Senior IT architect Frederic Lhoest in front of PCCW Global’s first production cluster in Belgium, a Nutanix 6000 series with 3-nodes.
After his team embraced the pilot, PCCW Global moved quickly to leverage HCI across the company.
“We decided to move forward with another cluster in the UK, then in the U.S., and now we have seven clusters,” he said. “That equates to almost 1000 virtual machines with replication across continents. Last year, our company decided to establish our internal IT strategy around Nutanix.”
Today, PCCW Global’s data centers are 85-90% converted to Nutanix, Lhoest said.
“That is impressive because if you look back two years ago, the speed (of adoption) is incredible. Two years ago, I would never have bet we would be this far.”
He said the company is looking to bring new capabilities to help manage security, containers and virtual desktops for remote workers.
The how-to videos and case studies are still critical to Lhoest and his team’s success. He said the content and active online community enable IT pros to self-manage systems.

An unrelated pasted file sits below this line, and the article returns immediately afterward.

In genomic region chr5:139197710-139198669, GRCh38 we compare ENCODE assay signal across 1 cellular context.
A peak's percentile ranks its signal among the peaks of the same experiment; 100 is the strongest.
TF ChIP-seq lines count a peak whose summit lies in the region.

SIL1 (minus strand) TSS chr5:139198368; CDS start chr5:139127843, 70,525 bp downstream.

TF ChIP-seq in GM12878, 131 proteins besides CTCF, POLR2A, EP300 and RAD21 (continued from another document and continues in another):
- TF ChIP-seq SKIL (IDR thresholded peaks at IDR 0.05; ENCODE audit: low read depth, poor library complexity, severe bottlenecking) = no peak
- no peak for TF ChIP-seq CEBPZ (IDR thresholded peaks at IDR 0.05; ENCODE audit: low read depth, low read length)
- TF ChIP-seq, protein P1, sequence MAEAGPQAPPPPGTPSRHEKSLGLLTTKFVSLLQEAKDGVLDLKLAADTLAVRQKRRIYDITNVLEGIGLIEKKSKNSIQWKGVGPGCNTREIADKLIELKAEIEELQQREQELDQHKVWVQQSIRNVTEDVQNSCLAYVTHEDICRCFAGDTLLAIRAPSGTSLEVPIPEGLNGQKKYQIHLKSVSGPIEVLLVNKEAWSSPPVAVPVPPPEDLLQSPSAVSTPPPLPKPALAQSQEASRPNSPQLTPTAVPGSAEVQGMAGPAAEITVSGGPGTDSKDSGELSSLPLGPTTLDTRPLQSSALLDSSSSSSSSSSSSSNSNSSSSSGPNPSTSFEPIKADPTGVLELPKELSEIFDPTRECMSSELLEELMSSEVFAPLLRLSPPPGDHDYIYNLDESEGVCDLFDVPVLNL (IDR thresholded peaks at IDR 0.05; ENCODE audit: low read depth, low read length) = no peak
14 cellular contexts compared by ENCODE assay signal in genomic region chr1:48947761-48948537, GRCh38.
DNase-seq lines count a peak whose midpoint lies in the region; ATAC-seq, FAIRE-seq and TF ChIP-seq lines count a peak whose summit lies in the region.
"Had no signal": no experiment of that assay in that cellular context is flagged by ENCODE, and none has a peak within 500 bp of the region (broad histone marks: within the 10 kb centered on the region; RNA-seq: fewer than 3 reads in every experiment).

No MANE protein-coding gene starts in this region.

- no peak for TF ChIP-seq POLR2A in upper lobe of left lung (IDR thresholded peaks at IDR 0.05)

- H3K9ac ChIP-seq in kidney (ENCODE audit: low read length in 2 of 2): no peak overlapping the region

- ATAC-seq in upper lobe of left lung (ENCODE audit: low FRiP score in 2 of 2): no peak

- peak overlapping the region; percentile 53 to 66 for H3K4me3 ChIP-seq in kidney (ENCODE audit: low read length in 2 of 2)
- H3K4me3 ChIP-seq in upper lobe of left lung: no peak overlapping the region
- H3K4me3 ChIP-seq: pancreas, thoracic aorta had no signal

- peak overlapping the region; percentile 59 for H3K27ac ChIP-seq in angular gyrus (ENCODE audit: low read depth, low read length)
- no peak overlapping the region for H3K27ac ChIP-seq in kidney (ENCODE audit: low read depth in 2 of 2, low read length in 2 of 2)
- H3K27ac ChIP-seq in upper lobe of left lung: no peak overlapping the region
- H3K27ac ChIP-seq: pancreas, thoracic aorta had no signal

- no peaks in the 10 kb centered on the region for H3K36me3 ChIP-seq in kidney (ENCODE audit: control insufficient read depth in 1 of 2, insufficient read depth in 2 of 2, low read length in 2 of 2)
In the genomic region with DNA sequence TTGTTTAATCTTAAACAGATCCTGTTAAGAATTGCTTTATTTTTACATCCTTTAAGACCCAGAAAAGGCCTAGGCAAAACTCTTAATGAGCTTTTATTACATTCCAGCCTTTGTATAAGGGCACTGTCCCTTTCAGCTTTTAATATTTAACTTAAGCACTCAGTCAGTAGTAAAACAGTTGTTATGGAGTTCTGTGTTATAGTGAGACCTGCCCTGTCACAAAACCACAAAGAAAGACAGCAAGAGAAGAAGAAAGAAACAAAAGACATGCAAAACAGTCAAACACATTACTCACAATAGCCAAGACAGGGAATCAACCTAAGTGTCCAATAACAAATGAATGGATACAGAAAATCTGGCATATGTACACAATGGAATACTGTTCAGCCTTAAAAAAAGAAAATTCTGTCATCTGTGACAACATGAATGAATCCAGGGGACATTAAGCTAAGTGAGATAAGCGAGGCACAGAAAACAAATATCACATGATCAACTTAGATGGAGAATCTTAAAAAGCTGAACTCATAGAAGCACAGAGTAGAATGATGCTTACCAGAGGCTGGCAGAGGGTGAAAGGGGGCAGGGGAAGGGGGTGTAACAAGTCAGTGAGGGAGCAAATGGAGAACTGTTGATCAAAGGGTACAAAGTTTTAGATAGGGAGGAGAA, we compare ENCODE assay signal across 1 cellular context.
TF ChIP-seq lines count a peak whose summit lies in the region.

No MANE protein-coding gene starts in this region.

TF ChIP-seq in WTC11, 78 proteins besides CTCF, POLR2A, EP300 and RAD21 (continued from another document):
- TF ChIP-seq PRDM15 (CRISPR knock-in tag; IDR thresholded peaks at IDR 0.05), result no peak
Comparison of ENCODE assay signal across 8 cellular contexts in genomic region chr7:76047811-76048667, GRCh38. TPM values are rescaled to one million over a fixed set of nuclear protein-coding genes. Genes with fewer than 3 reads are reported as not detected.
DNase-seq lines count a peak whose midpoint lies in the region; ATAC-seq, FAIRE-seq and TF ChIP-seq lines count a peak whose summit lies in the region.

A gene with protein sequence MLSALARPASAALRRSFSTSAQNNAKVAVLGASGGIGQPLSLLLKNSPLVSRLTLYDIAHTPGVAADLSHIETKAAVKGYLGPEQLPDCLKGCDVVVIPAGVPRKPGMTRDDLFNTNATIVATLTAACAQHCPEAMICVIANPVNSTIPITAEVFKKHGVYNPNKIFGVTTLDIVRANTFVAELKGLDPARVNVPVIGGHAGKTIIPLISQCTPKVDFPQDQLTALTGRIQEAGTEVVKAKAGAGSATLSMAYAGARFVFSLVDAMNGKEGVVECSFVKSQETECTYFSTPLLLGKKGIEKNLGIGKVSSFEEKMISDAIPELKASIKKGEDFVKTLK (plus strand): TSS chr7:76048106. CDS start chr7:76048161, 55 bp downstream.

“Nutanix is providing all the tools we need to do this transformation,” he said. “They provide professional services that can assist you in the transformation.”
Especially in the age of COVID-19, humans need relationships, which drove him to join the Nutanix Technology Champions (NTC) community, where experts share tips and answer questions quickly on a Slack channel.
“We are doing things like exchanging contact info, asking for access to better versions or resources, or we can get in touch directly with a Nutanix PM,” he said. “It’s a great place to get answers to questions. Knowledge is nothing if it is not shared.”
He said the pandemic showed that the IT world evolution toward virtualization and automation meets the need organizations have to self-manage their systems.
“Machine learning will take a bigger place in automation. Because today, automation is reacting to a trigger, and the trigger is coded in the automation script. Tomorrow, maybe the triggers will be generated on the fly by AI automation.”
That future is in the making, but Lhoest sees enterprise cloud computing evolving rapidly. Things keep getting more powerful, quicker and easier to use.
“Today, we have virtual machines, but if you look back 10 years ago, there were a lot of physical servers. To deploy a new service, you’d need to buy a server and get it delivered. Now, it is completely different. You just need a marketplace and few clicks and the server is ready.”